Non-compete agreements are not always harmful to workers or to growth; by preventing workers with “trade secrets” from transferring technical and intellectual property of companies to rival firms, these agreements can be one means of facilitating innovation. However, employers also have other methods to protect their interests. And new evidence (discussed further below) suggests that the use of non-competes in the United States today extends well beyond cases where they are plausibly justified. In particular, the evidence shows that 30 million American workers are currently covered by non-compete agreements, and that these agreements are often imposed broadly on low-income workers or others with no access to trade secrets (U.S. Treasury 2015). In these cases, it is likely that the primary effect of these agreements is to impede worker mobility and limit wage competition. (p. 5)
Later the CEA reports:
Survey data suggests that in many cases, workers sign non-compete clauses without full information on what they are signing or how it will be enforced. A recent survey of electrical engineers finds that nearly 70 percent of respondents report that their employer presented them with a non-compete only after they had accepted the job offer, and nearly half of the time, the non-compete was presented to the employee on or after his or her first day of work (Marx and Fleming 2012). Further, Starr et al. (2016) find that these contracts are prevalent even in States where they are not enforced. Indeed, in California, which does not generally enforce non-compete agreements, 22 percent of workers report that they have signed one. The use of non-compete agreements where they are not enforced suggests workers are not well-informed, and raises the possibility of disparate impacts across workers with and without sophisticated understanding of the legal implications of these agreements. (p. 8)
This does seem, to, to use a technical term, suck. I do see a ray of hope here, though. To the extent it gets publicized, at least in my state of California, workers can sign these agreements knowing that they can’t be enforced.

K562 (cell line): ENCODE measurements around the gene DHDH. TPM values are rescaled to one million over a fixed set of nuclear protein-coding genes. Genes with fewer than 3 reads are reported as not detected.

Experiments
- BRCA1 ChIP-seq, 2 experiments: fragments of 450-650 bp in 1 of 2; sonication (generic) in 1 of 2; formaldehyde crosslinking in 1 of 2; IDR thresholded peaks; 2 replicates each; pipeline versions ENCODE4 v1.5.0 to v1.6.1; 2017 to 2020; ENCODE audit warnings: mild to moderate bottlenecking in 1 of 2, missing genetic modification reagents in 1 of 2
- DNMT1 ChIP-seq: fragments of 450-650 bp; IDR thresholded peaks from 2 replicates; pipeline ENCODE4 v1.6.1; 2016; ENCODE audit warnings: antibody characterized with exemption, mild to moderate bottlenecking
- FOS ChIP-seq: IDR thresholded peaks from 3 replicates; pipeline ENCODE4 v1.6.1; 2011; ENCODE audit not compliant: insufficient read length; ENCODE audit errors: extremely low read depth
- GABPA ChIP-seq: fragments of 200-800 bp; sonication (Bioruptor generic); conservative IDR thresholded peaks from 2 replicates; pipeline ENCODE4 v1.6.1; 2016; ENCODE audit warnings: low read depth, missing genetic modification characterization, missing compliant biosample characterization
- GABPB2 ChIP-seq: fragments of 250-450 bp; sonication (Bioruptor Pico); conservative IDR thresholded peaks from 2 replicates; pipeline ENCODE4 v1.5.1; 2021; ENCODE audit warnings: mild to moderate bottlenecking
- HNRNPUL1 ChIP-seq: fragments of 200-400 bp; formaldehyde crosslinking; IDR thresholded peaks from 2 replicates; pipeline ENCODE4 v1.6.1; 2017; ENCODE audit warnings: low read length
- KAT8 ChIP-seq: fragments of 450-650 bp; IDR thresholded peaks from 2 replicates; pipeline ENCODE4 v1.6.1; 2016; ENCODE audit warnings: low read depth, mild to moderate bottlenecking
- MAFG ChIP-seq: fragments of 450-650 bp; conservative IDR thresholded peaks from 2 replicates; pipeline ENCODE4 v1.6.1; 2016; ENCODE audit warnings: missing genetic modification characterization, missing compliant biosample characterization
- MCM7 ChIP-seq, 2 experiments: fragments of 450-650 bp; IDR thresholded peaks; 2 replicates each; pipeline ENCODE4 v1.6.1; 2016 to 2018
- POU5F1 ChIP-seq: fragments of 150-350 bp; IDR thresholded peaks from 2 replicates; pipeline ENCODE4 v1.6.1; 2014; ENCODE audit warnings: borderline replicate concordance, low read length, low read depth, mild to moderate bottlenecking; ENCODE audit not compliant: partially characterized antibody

The Role of Employer-Provided Health Insurance
The CEA points out the existence of employer-provided health insurance can produce “job lock,” making employees less mobile than otherwise. Then the CEA writes:
As discussed further below, the Affordable Care Act reduced job lock by providing workers with affordable non-employer sponsored health insurance options and banning private insurance policies from setting different coverage terms based on health status. The availability of non-employer sponsored health insurance may strengthen the bargaining positions of workers who do not leave their employer, since they can better leverage the option of leaving. (p. 7)
Irony, anyone? Obamacare has made such a hash of the individual insurance market that, if anything, it has probably increased job lock. Why leave a job you don’t totally like if it has better employer-provided health insurance than what you can get under Obamacare?
The Role of Occupational Licensure
Here the CEA scores a home run. It writes:
One class of regulations that can present barriers to job mobility is occupational licensing laws (CEA, Department of Labor, and Department of the Treasury 2015). While licensing regulations can play an important role in protecting consumer health and safety, they also raise the cost of entering a licensed occupation. Today, roughly one in four U.S. workers requires a government license to do their job. For some of these jobs, the costs of obtaining a license can be significant while the health and safety benefits may be often minimal. In these cases, licensing can create unnecessary barriers to employment, restricting opportunities and depressing wages for those who are unable to obtain a license (CEA, Department of Labor, and Department of the Treasury 2015).
Because licensing restricts the supply of workers in a profession, licensed workers tend to earn higher wages at the expense of excluded workers. However, even workers who hold licenses can find their employment alternatives limited by existing licensing regulations, which often vary dramatically across States (Carpenter et al. 2012). In particular, the patchwork of State regulations and variability in State reciprocity make it harder for workers in licensed occupations to move across State lines (Kleiner 2015), and new data show that licensed workers are less likely than unlicensed workers to make such moves. (p. 7)
Keep especially in mind the statement above: “In these cases, licensing can create unnecessary barriers to employment, restricting opportunities and depressing wages for those who are unable to obtain a license.” It will be especially relevant when we discuss the CEA’s discussion of unions and the minimum wage.
The CEA has been particularly good on this:
Other regulations–not necessarily in the labor market–can also present barriers to job mobility. For example, overly restrictive land-use regulations create costly barriers to housing development, limiting the availability of housing and increasing its cost (Furman 2015). In turn, higher costs of finding and purchasing or renting a new home can effectively narrow the labor market. (p. 7)
This post is getting overly long. Tomorrow I will finish with Part III.